James Acklin • UX Designer

Rhiza Explorer Page

UX Design, User Research, Information Architecture, Rapid Prototyping, Front-End Development

Problem Definition

Rhiza is a very powerful data analytics and visualization tool, but due to its near-infinite flexibility, it comes with a significant learning curve. During the course of this project, I sought to design a way for new or inexperienced users to get access to the same interesting, valuable data-driven stories as experienced researchers.

Our users needed an easy starting point to the system with some pre-configured stories that are flexible enough to fulfill many common media analytics needs. The team and I specified some goals, to which anchor our work in a concrete set of requirements.

The user should be able to:

  1. Choose a few pre-baked, data-driven stories to explore,
  2. Fill in some easily-understood inputs to these stories, and
  3. Peruse the the resulting visualizations or presentation.

Rough Prototyping & Primary Research

We began with some low-fidelity, interactive prototypes I designed based on these notions. This was followed by a stakeholder demonstration and review.

Next, we worked on the information architecture and organization of the pre-baked stories. We expressly did not want to present users with a flat, scrolling list, so my team and I prototyped and tested a few options and reviewed the results. We learned that users preferred an unfiltered, browsable feed at first, but preferred some categorization when they were searching for a specific story.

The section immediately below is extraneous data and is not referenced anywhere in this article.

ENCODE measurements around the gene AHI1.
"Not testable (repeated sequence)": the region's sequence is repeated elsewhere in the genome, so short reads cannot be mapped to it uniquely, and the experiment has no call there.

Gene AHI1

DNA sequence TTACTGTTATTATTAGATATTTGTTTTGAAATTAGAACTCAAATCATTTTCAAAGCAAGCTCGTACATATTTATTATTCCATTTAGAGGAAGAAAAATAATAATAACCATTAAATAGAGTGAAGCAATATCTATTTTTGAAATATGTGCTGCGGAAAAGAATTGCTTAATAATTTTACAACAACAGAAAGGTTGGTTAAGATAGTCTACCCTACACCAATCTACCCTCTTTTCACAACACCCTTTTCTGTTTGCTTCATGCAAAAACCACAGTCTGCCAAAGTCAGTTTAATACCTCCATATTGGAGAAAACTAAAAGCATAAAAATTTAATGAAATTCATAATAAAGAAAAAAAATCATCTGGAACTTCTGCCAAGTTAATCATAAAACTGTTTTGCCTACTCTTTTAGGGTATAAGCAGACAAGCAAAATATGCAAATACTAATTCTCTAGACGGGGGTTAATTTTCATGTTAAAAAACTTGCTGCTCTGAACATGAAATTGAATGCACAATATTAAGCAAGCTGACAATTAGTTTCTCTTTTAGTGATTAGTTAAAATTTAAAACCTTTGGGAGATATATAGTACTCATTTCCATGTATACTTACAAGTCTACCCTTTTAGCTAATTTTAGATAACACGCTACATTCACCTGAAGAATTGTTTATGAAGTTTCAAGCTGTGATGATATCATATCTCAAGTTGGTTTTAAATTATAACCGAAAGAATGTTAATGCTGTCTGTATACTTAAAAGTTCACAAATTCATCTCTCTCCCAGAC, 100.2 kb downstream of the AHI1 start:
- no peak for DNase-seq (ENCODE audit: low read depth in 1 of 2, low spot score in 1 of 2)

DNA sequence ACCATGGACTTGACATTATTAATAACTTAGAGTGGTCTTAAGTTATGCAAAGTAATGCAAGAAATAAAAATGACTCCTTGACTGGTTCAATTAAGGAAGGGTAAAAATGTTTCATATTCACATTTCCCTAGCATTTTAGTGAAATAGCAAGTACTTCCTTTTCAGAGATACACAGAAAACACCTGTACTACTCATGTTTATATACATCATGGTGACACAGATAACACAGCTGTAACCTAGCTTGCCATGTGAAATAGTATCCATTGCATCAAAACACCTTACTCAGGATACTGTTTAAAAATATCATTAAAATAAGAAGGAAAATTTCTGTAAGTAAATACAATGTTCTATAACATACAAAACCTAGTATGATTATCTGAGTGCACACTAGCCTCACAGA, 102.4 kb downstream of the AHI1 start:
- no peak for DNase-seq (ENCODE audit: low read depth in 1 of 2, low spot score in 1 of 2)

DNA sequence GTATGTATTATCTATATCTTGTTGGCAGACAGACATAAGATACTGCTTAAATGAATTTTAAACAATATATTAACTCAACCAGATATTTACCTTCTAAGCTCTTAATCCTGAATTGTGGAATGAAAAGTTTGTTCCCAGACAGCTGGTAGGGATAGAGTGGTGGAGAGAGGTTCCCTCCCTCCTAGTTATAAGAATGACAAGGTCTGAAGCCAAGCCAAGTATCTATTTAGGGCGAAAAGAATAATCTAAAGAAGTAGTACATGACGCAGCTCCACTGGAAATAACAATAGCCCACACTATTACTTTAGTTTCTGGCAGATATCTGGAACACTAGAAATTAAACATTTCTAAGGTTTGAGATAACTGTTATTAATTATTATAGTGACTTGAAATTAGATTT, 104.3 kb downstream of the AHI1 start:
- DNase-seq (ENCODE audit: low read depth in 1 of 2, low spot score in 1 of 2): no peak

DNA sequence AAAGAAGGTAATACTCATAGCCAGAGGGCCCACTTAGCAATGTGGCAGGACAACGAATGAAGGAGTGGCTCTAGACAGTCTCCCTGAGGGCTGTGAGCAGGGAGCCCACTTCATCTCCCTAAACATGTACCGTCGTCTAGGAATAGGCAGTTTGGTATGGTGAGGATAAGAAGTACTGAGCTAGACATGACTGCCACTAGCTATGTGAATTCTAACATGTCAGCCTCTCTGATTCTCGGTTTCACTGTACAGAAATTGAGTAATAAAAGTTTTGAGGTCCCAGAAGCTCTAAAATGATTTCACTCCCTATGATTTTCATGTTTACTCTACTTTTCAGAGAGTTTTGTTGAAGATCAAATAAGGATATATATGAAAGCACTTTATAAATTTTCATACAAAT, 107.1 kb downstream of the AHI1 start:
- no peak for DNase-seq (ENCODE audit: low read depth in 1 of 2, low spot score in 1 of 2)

Concept Refinement

I quickly scratched together some HTML, CSS, and JavaScript prototypes to test the interaction with semi-live data, and to demonstrate the page to developers. We found that users responded well to the initial list of categories, which they understood to be a list of capabilities for the software itself.

Implementation

The implementation phase went fairly smoothly, since we already had working HTML, CSS, and JavaScript from the previous phase. The Explorer underwent some aesthetic developments, as we received more feedback from the broader product leadership organization. We launched the MVP version of this interface and debuted at a major advertising conference, garnering lots of excitement and positive feedback from new and existing Nielsen clients.

Iterative Improvements

Moving past our initial launch, we began chipping away at the features and nice-to-haves that didn’t make it in to the MVP. I designed the story “cards” to reflect various states of completeness of metadata, such that they worked together as a system.

I also designed an expand / collapse transition so the card can provide the inputs to the user in place, rather than opening a modal dialog.

Currently, the Explorer page is the entry point to the Rhiza system, providing our 400+ users easy access to over 60 visualization-rich media analytics stories. It is still a work in progress, with improvements planned throughout 2018.